A new generation takes a swing at Pasco Golfland
For as long as she can remember, Justine VerMulm has known Pasco Golfland as both her playground and her workplace.
“My mom was pregnant with me when they were selling golf balls out there from a fireworks stand,” she said. “I worked out there as a kid. As a family, we’ve always celebrated birthdays there, had family gatherings there. My grandparents were always working on the weekends there.”
Her grandparents are Bill and Donna McIntyre, who have owned the golf course and driving range at 2901 N. Road 40 in Pasco since 1993.
Donna recently passed away. Bill, 79, decided to sell the business to Justine and her husband, Nick.
“I had kind of talked about selling it for a while. They decided they’d like to buy it,” he said. “So they’re getting the family price.”
What that is, no one is saying, but the 29-acre site has a tax value of about $500,000 according to the Franklin County Assessor.
But what’s important to both McIntyre and VerMulm is that the business stays in the family.
When it became McIntyre’s facility 27 years ago, it had a couple of practice greens and three holes.
“When I took it over, to play nine holes, you had to go around three times,” he said.
So one summer, he had six more holes built for a nine-hole course. Over the years, McIntyre added on to the facility and improved it.
In 2000, he built an overhang so golfers could practice not only with overhead shelter, but at night too with the lights.
“Billy put in all of the irrigation out there, then he built six more holes. He developed the place into what it is now,” said VerMulm of her grandfather. “He had those trees around the driving range planted. It’s such a nice facility. There is a reason we call the place the Jewel of Pasco.”
It’s the perfect place to work on all aspects of your game.
“The thing of it is, it’s not only a good golf course for beginners, but for good players,” McIntyre said.
VerMulm, who has worked there for the last seven years, starting while in high school, understands that.
“We want it to be a family-friendly course,” she said. “We have ideas, things like maybe Family Friday Nights. Have a Glow Ball tournament one night a month.”
Maybe even get kids to golf in some free events.
Not only is Pasco Golfland a good place to play nine holes or even 18, but “it’s a great practice facility, for new and old golfers,” VerMulm said. “It’s a really great place to develop your short game, with chipping and putting.”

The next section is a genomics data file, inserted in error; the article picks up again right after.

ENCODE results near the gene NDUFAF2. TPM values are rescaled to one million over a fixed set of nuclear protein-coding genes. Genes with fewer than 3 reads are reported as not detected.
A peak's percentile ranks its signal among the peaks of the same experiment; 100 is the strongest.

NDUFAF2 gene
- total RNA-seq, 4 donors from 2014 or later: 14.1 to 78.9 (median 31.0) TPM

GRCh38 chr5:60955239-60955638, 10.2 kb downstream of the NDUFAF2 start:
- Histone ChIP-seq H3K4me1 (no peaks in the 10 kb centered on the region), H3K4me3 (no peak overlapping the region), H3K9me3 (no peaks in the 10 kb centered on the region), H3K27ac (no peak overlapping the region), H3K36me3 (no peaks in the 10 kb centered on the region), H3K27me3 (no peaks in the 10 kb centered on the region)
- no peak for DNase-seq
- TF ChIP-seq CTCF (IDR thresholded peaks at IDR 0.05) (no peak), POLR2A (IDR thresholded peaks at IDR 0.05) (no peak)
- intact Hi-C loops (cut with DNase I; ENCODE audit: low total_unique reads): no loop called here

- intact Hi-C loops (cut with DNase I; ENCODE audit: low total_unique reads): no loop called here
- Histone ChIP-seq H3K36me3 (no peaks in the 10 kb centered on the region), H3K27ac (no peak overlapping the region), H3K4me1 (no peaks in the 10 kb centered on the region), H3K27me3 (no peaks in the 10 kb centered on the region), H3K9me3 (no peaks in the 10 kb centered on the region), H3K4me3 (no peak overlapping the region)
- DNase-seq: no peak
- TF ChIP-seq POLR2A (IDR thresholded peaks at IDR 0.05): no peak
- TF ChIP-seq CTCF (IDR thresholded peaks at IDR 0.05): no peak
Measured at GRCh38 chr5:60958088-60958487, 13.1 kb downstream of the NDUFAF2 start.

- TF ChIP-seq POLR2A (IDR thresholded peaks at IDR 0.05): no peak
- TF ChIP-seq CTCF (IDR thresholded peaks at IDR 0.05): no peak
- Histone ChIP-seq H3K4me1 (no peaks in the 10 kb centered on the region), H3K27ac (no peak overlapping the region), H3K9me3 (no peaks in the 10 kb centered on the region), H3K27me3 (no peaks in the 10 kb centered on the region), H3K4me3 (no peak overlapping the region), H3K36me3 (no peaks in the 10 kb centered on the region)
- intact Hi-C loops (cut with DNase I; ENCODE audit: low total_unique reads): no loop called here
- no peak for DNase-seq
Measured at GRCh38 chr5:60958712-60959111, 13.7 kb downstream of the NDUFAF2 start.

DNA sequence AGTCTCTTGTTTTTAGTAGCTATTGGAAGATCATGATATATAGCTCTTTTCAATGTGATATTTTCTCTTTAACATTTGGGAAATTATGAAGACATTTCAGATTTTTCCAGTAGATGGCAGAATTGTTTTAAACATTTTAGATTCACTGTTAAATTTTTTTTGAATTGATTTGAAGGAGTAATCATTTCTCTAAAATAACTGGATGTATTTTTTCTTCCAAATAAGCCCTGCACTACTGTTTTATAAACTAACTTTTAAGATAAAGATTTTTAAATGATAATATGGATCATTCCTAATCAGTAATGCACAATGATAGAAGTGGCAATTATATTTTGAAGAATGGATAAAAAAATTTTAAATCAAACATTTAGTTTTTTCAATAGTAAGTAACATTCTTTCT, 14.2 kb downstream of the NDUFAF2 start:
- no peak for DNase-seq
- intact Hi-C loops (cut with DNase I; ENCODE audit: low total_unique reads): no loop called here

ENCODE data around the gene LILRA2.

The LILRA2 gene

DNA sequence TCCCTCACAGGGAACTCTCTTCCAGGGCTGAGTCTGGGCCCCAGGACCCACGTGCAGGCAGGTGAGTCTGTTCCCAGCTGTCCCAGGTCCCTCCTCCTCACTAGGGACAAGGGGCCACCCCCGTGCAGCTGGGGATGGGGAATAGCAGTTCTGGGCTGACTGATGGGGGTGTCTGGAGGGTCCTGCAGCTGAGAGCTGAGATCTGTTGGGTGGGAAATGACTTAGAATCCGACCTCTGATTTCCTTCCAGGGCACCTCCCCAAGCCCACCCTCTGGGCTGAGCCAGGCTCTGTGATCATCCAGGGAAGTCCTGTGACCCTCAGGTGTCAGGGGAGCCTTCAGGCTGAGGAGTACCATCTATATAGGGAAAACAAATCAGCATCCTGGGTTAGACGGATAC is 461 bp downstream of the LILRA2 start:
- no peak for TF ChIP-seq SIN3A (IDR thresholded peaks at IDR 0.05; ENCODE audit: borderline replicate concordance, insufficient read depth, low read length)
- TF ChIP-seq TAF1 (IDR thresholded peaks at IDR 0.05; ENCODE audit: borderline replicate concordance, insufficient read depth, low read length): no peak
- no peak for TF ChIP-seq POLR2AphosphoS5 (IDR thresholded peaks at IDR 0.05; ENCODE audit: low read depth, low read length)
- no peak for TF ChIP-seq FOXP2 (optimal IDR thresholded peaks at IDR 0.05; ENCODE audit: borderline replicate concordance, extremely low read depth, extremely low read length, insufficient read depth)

PGA professional Mike Kasch has been Pasco Golfland’s head pro.
“Mike has been here for 17 years. We have two PGA pros who help with our younger golfers,” VerMulm said. “We have a large junior program, and Mike and Craig Lanning work with them. All of the local college and high school golfers come to our facility to practice – Chiawana, Pasco and CBC.”
VerMulm said Pasco Golfland also has played host to the annual district Drive, Chip and Putt event for several years.
“We also have a large men’s league and women’s league,” said VerMulm, who touts the facility’s cheaper prices compared to other area courses, as well as how quickly golfers can get around the course. “It’s a low-time commitment, and a low-price commitment,” she said.
Golf has been an outdoor activity that Gov. Jay Inslee has allowed during the pandemic – although all state golf courses were shut down most of March and all of April.
“Everything was a little rough this year,” VerMulm said. “The snow has shut us down before. But never a pandemic. It was hard, but we made it through.”
When the courses opened back up in early May 2020, VerMulm said Pasco Golfland got busy.
“Covid brought out a lot of golfers … because there hasn’t been much else to do,” she said.
VerMulm, 26, and her husband who is 27, plan to keep Golfland as her family’s place to be.
“We’re pretty young to take this over. We have young children,” she said. “We have a 1-year-old and 3-year-old. But it’s always been a fun place to hang out.”
As for her grandfather, “Billy is trying to decide what he wants to do. He poured his life into Golfland.”
McIntyre thinks he might try living in Arizona in the winter.
“I’m not going to miss too much (at Golfland),” McIntyre said. “I’ll still help out, but I won’t have any titles anymore.”
VerMulm said she and her husband are excited to keep the family business going.
“We’ve been in the process of (getting the deal done) for a few months,” she said. “It’s always been in the back of his head, and in the back of our heads for a long time. And I think grandpa was happy to keep it in the family.”